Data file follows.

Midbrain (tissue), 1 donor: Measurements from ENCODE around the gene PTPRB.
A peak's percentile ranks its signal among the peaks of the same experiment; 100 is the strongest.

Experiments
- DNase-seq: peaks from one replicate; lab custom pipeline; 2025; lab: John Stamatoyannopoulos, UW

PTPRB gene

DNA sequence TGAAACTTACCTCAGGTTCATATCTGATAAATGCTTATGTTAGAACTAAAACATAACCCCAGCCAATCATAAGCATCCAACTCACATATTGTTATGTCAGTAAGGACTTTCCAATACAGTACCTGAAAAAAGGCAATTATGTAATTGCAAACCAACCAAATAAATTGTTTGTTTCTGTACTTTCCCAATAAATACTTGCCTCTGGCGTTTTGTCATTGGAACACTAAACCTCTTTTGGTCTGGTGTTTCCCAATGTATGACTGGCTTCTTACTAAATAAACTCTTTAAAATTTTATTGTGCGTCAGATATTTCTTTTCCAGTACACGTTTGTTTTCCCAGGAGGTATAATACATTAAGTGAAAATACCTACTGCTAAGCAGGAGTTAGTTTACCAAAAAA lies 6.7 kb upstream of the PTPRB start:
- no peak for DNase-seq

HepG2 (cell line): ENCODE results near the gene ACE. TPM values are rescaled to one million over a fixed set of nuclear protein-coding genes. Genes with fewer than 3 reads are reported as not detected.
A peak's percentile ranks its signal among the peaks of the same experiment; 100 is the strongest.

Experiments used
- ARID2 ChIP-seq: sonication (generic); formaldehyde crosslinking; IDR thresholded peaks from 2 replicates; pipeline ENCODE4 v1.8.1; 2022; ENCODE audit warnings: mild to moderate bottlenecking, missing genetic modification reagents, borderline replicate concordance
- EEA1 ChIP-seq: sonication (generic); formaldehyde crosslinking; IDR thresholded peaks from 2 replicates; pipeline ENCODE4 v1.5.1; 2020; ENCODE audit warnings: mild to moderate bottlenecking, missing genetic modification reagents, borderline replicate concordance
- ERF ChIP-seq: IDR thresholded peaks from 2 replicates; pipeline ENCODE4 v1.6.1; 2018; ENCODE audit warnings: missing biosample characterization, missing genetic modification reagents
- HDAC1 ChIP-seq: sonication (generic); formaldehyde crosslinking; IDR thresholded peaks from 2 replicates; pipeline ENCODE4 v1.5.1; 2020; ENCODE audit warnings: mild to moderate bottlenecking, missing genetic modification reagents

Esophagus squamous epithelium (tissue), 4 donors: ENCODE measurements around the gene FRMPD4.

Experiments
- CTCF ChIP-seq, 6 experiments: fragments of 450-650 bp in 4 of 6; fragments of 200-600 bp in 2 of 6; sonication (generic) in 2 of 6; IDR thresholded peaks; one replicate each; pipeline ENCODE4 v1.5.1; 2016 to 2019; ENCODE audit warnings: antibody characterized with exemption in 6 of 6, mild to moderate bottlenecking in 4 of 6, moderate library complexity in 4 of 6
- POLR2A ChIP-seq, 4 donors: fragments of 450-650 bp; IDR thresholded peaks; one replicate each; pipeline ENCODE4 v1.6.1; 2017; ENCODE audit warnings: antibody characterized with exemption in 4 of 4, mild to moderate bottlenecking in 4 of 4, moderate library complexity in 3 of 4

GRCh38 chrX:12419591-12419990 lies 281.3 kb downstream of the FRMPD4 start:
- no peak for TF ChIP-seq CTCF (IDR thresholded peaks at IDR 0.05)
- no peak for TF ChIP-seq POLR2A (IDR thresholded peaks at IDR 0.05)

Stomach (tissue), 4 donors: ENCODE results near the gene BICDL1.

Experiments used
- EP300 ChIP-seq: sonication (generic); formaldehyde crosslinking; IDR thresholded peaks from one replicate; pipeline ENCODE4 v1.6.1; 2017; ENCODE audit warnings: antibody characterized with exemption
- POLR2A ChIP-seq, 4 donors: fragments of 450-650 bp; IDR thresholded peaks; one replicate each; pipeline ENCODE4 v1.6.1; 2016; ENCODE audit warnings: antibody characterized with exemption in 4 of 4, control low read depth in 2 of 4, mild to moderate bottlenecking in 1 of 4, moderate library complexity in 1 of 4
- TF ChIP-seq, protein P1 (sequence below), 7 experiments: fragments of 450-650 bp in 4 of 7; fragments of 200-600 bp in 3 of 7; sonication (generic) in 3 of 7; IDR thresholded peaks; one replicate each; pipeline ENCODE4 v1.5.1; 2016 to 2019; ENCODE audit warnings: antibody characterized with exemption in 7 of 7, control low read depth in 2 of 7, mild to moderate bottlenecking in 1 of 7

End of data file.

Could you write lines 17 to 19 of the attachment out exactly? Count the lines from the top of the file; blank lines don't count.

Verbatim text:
- CTCF ChIP-seq, 6 experiments: fragments of 450-650 bp in 4 of 6; fragments of 200-600 bp in 2 of 6; sonication (generic) in 2 of 6; IDR thresholded peaks; one replicate each; pipeline ENCODE4 v1.5.1; 2016 to 2019; ENCODE audit warnings: antibody characterized with exemption in 6 of 6, mild to moderate bottlenecking in 4 of 6, moderate library complexity in 4 of 6
- POLR2A ChIP-seq, 4 donors: fragments of 450-650 bp; IDR thresholded peaks; one replicate each; pipeline ENCODE4 v1.6.1; 2017; ENCODE audit warnings: antibody characterized with exemption in 4 of 4, mild to moderate bottlenecking in 4 of 4, moderate library complexity in 3 of 4

GRCh38 chrX:12419591-12419990 lies 281.3 kb downstream of the FRMPD4 start: